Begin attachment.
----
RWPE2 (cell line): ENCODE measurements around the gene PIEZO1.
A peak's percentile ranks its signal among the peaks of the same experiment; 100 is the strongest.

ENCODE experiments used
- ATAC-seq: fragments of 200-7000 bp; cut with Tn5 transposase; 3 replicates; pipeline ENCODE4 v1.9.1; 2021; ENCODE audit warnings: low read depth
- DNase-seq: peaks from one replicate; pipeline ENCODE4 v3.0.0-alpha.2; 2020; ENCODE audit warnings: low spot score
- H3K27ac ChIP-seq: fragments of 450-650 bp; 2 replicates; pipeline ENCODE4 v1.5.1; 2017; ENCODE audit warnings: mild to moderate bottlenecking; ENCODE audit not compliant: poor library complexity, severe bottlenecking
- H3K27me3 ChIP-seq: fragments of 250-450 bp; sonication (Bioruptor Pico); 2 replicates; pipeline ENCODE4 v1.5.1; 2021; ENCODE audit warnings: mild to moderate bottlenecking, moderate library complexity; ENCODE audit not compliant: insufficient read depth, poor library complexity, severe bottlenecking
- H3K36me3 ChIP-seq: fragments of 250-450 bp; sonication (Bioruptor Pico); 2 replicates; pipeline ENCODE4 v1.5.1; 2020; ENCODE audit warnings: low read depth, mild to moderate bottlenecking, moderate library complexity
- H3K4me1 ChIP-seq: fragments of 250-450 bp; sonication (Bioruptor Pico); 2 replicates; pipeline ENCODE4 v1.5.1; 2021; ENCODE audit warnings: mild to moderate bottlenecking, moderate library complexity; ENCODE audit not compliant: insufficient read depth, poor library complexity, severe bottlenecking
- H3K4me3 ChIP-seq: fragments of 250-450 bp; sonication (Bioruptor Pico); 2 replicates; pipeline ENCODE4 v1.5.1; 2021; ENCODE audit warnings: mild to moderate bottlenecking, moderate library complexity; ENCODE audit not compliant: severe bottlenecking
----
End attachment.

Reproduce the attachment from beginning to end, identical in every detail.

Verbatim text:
RWPE2 (cell line): ENCODE measurements around the gene PIEZO1.
A peak's percentile ranks its signal among the peaks of the same experiment; 100 is the strongest.

ENCODE experiments used
- ATAC-seq: fragments of 200-7000 bp; cut with Tn5 transposase; 3 replicates; pipeline ENCODE4 v1.9.1; 2021; ENCODE audit warnings: low read depth
- DNase-seq: peaks from one replicate; pipeline ENCODE4 v3.0.0-alpha.2; 2020; ENCODE audit warnings: low spot score
- H3K27ac ChIP-seq: fragments of 450-650 bp; 2 replicates; pipeline ENCODE4 v1.5.1; 2017; ENCODE audit warnings: mild to moderate bottlenecking; ENCODE audit not compliant: poor library complexity, severe bottlenecking
- H3K27me3 ChIP-seq: fragments of 250-450 bp; sonication (Bioruptor Pico); 2 replicates; pipeline ENCODE4 v1.5.1; 2021; ENCODE audit warnings: mild to moderate bottlenecking, moderate library complexity; ENCODE audit not compliant: insufficient read depth, poor library complexity, severe bottlenecking
- H3K36me3 ChIP-seq: fragments of 250-450 bp; sonication (Bioruptor Pico); 2 replicates; pipeline ENCODE4 v1.5.1; 2020; ENCODE audit warnings: low read depth, mild to moderate bottlenecking, moderate library complexity
- H3K4me1 ChIP-seq: fragments of 250-450 bp; sonication (Bioruptor Pico); 2 replicates; pipeline ENCODE4 v1.5.1; 2021; ENCODE audit warnings: mild to moderate bottlenecking, moderate library complexity; ENCODE audit not compliant: insufficient read depth, poor library complexity, severe bottlenecking
- H3K4me3 ChIP-seq: fragments of 250-450 bp; sonication (Bioruptor Pico); 2 replicates; pipeline ENCODE4 v1.5.1; 2021; ENCODE audit warnings: mild to moderate bottlenecking, moderate library complexity; ENCODE audit not compliant: severe bottlenecking